July 18, 2018

Winnipeg
19° C, Clear

Full Forecast

Advertisement

Advertise With Us

They're not kidding

Exchange exhibitions take a grown-up look at childhood favourites

Hey there, time traveller!
This article was published 22/10/2014 (1364 days ago), so information in it may no longer be current.

We don't always grow out of our early obsessions. Favourite toys, pre-teen crushes and grade-school passions for dolls, trucks, or stamp collecting -- all have a way of trailing us into adulthood. Some we hang onto out of simple nostalgia, but others exert a lasting pull that can be harder to explain.

Horses and motorcycles, both ordinary enough childhood fixations, are the subjects of Michael Boss and Diana Thorneycroft's joint exhibition at Gurevich Fine Art. Partners in real life but wildly different artists, their Hogs and Horses present wildly different ideas of grown-up play.

Motorcycles look cool. They make loud noises. They're symbols of power, and they represent total freedom of movement, qualities that evidently spoke to Michael Boss as clearly at age five as they did at 50, when his daughter bought him the 1979 Harley-Davidson Sportster that would become his muse. Boss's lively oil pastel motorcycle portraits and cardboard maquettes are like scaled-up versions of the drawings and models a burgeoning baby biker might make, albeit drawn from a grown-up's perspective with grown-up skill.

A clever remake of an 1890 canvas by Russian painter Ilya Repin swaps the original group of Ukrainian Cossacks, seen drafting a profanity-laden kiss-off to an Ottoman Sultan demanding tribute, with a contemporary biker gang writing an updated letter to Vladimir Putin. One large painting tenderly reproduces a 1964 snapshot of the artist as a young boy perched on a Harley with his uncle Len, a figure who reappears, sweetly, in a salvaged crayon drawing from 1965.

Get the full story.
No credit card required. Cancel anytime.

Join free for 60 days

After that, pay as little as $0.99 per month for the best local news coverage in Manitoba.

 

Already a subscriber?

Log in

Join free for 60 days

 

Already a subscriber?

Log in

Subscribers Log in below to continue reading,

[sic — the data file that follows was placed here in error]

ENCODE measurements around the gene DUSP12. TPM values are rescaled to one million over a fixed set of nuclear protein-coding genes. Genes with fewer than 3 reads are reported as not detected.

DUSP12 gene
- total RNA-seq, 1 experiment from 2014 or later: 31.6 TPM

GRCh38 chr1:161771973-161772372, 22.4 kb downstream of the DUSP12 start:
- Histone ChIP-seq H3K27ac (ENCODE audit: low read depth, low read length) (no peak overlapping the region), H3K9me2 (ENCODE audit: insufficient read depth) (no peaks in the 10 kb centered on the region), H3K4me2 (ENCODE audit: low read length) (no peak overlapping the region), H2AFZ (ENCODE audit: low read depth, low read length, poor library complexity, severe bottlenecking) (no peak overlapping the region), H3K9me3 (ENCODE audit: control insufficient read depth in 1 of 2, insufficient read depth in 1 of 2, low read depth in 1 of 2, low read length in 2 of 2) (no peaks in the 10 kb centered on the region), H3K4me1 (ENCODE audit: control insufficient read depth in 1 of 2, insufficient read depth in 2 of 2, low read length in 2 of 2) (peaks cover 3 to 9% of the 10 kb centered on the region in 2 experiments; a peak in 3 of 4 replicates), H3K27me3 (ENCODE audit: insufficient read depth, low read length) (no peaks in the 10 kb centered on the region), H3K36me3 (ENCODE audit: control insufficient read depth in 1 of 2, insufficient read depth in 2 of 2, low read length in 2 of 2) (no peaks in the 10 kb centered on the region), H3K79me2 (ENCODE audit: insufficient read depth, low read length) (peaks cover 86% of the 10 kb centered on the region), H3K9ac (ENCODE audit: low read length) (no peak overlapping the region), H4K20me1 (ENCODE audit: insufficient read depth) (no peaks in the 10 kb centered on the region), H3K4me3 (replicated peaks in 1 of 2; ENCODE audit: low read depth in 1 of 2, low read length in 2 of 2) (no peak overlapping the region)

not a subscriber? Create an account to start a 60 day free trial.

Log in Create your account

Your free trial has come to an end.

We hope you have enjoyed your trial! To continue reading, we recommend our Read Now Pay Later membership. Simply add a form of payment and pay only 27¢ per article.

For unlimited access to the best local, national, and international news and much more, try an All Access Digital subscription:

Thank you for supporting the journalism that our community needs!

Your free trial has come to an end.

We hope you have enjoyed your trial! To continue reading, we recommend our Read Now Pay Later membership. Simply add a form of payment and pay only 27¢ per article.

For unlimited access to the best local, national, and international news and much more, try an All Access Digital subscription:

Thank you for supporting the journalism that our community needs!

Hey there, time traveller!
This article was published 22/10/2014 (1364 days ago), so information in it may no longer be current.

We don't always grow out of our early obsessions. Favourite toys, pre-teen crushes and grade-school passions for dolls, trucks, or stamp collecting — all have a way of trailing us into adulthood. Some we hang onto out of simple nostalgia, but others exert a lasting pull that can be harder to explain.

Horses and motorcycles, both ordinary enough childhood fixations, are the subjects of Michael Boss and Diana Thorneycroft's joint exhibition at Gurevich Fine Art. Partners in real life but wildly different artists, their Hogs and Horses present wildly different ideas of grown-up play.

Diana Thorneycroft's Tripod.